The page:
Skilled care is professionally supervised nursing care and other related medical and health services. Such care is provided for people who are assessed as needing 24-hour nursing care, which can only be met in a long term care facility on an inpatient basis, and who need the care because of illness, disease, or injury.
Nursing homes also often provide intermediate care, or non-skilled care (also called custodial care). Intermediate care is health-related care that requires services under a plan of care and supervised licensed personnel, but does not require hospital or skilled care on a regular basis. It includes help with the activities of daily living, such as personal hygiene, dressing, bathing, and eating. Intermediate care also provides medication administration, skin care, and restorative nursing programs.
Residents of nursing homes generally have high care needs and complex medical conditions that require routine skilled nursing services. Due to the constant care needs of its residents, nursing homes are required by federal law to have a licensed nurse on duty 24 hours a day. A licensed physician supervises each patient’s care. Residents typically share a room and are served meals in a central dining area. The goal of care in a nursing home is to help individuals meet their daily physical, medical, social, and psychological needs.
A skilled nursing facility is for an individual who meets one or more of the following criteria:
- Cannot take care of themselves because of physical, emotional, or mental problems
- Can no longer care for their own personal needs, such as eating, bathing, using the toilet, moving around, or taking medications (custodial care)
- Requires more care than can be provided by their caregiver, and cannot live alone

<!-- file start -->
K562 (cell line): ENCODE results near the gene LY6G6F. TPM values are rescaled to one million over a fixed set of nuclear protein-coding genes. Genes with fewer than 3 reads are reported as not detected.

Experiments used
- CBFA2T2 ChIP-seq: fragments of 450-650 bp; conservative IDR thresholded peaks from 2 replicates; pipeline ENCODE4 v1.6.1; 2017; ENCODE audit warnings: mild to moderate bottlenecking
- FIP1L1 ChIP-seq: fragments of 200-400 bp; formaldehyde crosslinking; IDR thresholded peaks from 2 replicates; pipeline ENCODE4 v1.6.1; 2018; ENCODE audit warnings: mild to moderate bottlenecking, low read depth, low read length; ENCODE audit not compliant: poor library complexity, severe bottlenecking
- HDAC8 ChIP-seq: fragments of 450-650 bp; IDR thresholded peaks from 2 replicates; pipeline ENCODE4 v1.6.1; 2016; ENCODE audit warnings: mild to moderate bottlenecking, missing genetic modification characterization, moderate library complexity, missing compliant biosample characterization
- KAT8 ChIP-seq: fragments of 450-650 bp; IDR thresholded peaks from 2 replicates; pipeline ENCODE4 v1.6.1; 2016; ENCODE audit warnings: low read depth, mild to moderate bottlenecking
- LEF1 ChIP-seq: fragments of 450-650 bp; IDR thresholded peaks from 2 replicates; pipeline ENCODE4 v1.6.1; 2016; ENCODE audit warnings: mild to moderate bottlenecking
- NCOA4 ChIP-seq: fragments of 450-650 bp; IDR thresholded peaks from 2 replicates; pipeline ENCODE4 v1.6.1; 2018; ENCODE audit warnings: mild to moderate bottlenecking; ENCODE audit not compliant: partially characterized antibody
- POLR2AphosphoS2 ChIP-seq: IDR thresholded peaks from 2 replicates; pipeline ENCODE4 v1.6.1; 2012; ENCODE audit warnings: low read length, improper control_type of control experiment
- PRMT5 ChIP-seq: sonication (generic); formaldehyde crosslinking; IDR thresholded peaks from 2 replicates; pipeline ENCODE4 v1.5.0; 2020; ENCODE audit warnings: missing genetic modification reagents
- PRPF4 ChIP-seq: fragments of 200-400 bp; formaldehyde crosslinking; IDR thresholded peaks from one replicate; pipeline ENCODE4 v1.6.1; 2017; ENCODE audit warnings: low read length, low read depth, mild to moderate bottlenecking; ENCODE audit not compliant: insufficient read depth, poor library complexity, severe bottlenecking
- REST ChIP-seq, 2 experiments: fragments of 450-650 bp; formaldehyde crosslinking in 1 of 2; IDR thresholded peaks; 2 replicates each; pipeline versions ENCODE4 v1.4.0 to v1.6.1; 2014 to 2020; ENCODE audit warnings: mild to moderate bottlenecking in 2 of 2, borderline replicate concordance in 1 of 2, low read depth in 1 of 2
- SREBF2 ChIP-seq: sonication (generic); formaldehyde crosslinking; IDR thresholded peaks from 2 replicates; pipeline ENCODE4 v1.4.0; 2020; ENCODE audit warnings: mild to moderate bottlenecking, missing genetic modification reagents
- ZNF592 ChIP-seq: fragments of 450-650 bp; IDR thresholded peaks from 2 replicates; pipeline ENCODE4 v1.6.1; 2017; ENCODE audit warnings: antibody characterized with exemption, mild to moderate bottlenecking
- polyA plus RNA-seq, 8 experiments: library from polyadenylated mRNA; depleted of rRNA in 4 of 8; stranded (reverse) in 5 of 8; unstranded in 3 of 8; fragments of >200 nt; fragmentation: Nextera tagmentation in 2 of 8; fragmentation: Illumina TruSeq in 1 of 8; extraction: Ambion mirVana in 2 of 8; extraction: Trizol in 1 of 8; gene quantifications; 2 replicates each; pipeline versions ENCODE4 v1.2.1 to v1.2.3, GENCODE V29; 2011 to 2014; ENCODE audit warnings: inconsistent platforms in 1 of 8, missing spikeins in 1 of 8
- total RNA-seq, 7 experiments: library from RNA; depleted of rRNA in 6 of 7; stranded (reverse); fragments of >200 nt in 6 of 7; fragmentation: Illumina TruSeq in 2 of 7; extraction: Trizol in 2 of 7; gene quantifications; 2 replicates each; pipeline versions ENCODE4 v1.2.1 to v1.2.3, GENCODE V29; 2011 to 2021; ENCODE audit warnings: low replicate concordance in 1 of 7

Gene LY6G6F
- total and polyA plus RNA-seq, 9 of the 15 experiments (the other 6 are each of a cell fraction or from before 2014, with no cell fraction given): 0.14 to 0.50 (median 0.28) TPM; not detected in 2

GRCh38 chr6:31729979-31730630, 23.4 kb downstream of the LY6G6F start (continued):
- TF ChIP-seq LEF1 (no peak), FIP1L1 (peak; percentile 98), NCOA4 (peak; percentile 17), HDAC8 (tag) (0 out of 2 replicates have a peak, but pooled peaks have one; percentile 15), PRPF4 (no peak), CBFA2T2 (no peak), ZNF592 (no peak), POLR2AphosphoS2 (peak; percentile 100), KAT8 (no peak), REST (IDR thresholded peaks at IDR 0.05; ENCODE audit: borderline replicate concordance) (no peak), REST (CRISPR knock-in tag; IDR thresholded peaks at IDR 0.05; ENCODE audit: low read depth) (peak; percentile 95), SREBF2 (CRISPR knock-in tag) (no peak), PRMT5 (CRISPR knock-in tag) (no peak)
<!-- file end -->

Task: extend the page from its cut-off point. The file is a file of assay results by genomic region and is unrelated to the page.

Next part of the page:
- Might wander away if unsupervised
- Has extensive medical needs requiring daily attention or monitoring by a registered nurse supervised by an doctor
- Is going to be discharged from the hospital and requires temporary skilled nursing care or rehabilitation before returning home or to a residential facility
- Has been recommended for a nursing home by a physician
Rehabilitation may include physical therapy, occupational therapy, speech therapy and other specialized treatments.
The skilled nursing facilities of VCS provide rehabilitation services for short-term residents recovering from illness or injury, as well as for their long-term residents to ensure they remain as active as possible and desired.
Vincentian Collaborative System also offers outpatient rehabilitation services to adults of all ages.
Vincentian Rehabilitation Services - North Hills / McCandless
The goal of these communities whether “lifecare” or “continuing care” is to allow residents to “age in place.” They allow residents to live independently as long as possible, and provide for nursing assistance if or when it is needed. If illness or injury occurs, the necessary health care services required are available, ideally within the community. The term “continuum of care” refers to all of the services that people need as they age being available through one service provider or on one campus. The only caveat to this is that acute care hospitalization often is not available at a CCRC.
Most CCRCs provide three separate levels of care: independent living units, assisted living or personal care, and skilled nursing care. In some cases individuals move progressively through these levels of care so that they need little care in the beginning and progressively require a greater amount of care. In other cases, residents require additional care for a period of time and then return to independent living, assisted living or personal care.
Under almost all circumstances, an individual must be healthy and reasonably independent to be admitted to a CCRC.